Saving an image to the Transflash card only takes about 2 seconds at maximum resolution, and is slightly faster for smaller sizes. Other than adjusting the image size and quality, there are no special effects or adjustments for the camera.

The only way to access the video recorder is through the camera options menu. Once in video mode, the options menu has a number of video-specific preferences. Two sizes can be chosen, QCIF and 128x96 as well as two recording lengths. The short length limits the video to Nextel's maximum message size, yielding about 4 seconds of QCIF or 9 seconds of the sub QCIF size. The maximum length will let you record as long as there is available memory. The video quality is impressively smooth and sound is loud and clear.


Pictures and Videos 

Despite having a 1.3 Megapixel camera, the i870 only has 20/100 vision at its highest resolution. Plenty of VGA cameraphones we've tested have performed better than this. The camera captured detail from inches away in the macro test, but lost it from as near as 3 feet, such as in the still life. Colors are accurate, but are washed out in most indoor or outdoor lighting conditions.


3GPP / MPEG-4 format (viewable with QuickTime)

Browse / Customize 


Our phone was not activated for web use, which caused some confusion. Originally we thought Nextel only allowed online access through the Java applications which could be downloaded to the device. Despite our limited access, we were able to browse text-only pages that Nextel has set up to buy ringtones, applications and more. Text browsing was quick, as expected for a modern phone and network. Text is rendered in a large, bold, highly legible font but is not adjustable.


The standard ringtones on the i870 are primitive monophonic ringers for the most part. Three polyphonc ringtones are included on the phone, which all have a vaguely pop / dance quality about them. You can download new polyphonic and mp3 ringtones for the i870 through Nextel's web site, however you cannot move mp3s from your PC and use them as a ringtone. Instead of using the profiles to assign vibrate and ring, it must be done using the options menu in the ringtone picker, which took us quite some time to find.

Like all modern Motorola phones, the looks of the i870 can be customized with both wallpapers, which just affect the home screen, and themes, which change all visual aspects of the interface. The i870 comes with 3 themes, all of which are more legible than the themes typically included on Motos. Nextel does not offer additional themes for download. You can use any picture on the phone, including ones you take with the camera or download from Nextel as the wallpaper.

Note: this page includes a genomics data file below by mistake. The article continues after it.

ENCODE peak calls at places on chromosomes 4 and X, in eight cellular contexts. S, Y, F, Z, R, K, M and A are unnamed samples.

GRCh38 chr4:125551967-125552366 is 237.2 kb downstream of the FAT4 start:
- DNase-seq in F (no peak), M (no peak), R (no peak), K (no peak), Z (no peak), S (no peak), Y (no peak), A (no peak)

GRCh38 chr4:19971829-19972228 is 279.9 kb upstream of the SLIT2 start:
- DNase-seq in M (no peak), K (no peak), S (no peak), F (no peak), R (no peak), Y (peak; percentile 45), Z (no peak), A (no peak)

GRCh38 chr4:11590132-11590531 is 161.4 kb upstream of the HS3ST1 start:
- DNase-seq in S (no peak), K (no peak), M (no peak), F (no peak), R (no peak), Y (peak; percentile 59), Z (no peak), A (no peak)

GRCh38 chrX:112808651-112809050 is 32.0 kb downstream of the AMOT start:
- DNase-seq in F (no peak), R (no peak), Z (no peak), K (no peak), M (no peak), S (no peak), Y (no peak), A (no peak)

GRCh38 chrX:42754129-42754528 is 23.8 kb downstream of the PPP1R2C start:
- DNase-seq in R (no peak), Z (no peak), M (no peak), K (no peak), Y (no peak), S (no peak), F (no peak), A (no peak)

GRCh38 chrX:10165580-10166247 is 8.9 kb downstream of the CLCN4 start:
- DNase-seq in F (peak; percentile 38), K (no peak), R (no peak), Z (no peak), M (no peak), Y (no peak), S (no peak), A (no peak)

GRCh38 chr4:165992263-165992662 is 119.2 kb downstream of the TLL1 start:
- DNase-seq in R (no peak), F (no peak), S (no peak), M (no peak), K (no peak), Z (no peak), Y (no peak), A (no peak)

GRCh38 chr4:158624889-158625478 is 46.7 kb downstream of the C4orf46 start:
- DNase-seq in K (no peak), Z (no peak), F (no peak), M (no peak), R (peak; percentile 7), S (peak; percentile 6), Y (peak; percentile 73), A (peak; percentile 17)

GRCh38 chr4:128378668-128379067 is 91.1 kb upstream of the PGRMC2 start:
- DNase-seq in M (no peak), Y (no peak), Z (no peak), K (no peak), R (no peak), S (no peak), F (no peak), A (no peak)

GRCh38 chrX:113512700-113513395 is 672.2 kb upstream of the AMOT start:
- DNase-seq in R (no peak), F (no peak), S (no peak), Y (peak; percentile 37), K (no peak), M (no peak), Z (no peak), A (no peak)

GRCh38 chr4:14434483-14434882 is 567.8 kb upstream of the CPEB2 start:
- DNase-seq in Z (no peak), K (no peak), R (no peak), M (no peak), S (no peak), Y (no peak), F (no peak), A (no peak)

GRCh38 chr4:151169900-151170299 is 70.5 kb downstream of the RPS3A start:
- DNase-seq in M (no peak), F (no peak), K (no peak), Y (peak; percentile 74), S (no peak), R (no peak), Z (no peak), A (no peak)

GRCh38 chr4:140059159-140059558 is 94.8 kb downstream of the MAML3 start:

As stated before, navigation is highly customizable. Seven different home screen shortcuts can be assigned to the D-pad and soft keys. In addition you can change the order of all the applications on the main menu. If ordered correctly, applications could appear together on subsequent screens of the main menu.




Although the display on the front is color, it is high enough contrast that in bright or even moderate light, the time can be checked without activating the backlight. For times when the backlight is necessary, a quick press of the large PTT call button or music controls will turn on the backlight immediately. On the main screen, the time is displayed on the home screen but not in the status bar when using any applications.

File Management

Managing content, applications and the data card all take place in separate applications. Content stored on the phone, namely pictures, is managed in the application used to manipulate that content. Applications and other downloads are managed through a download application that sits in the Java menu. Finally content on the storage card must be managed on the PC, however the storage card itself, including the initial formatting, as well as ejecting of the card from the file system is handled from the settings advanced functions menu item.



Pairing the phone with a PC or headset was a straightforward affair. Motorola has simplified the process so that the i870 does as much as possible with as little input possible. Pictures could be shared over Bluetooth, however certain file types such as mp3s were locked out, preventing us from installing our own mp3 ringtones.


The i870 does not come with an alarm clock nor a calculator. There is a datebook, which you can use to set alarms, however they will only sound if the phone is on. The i870 also includes voice and text memo applications.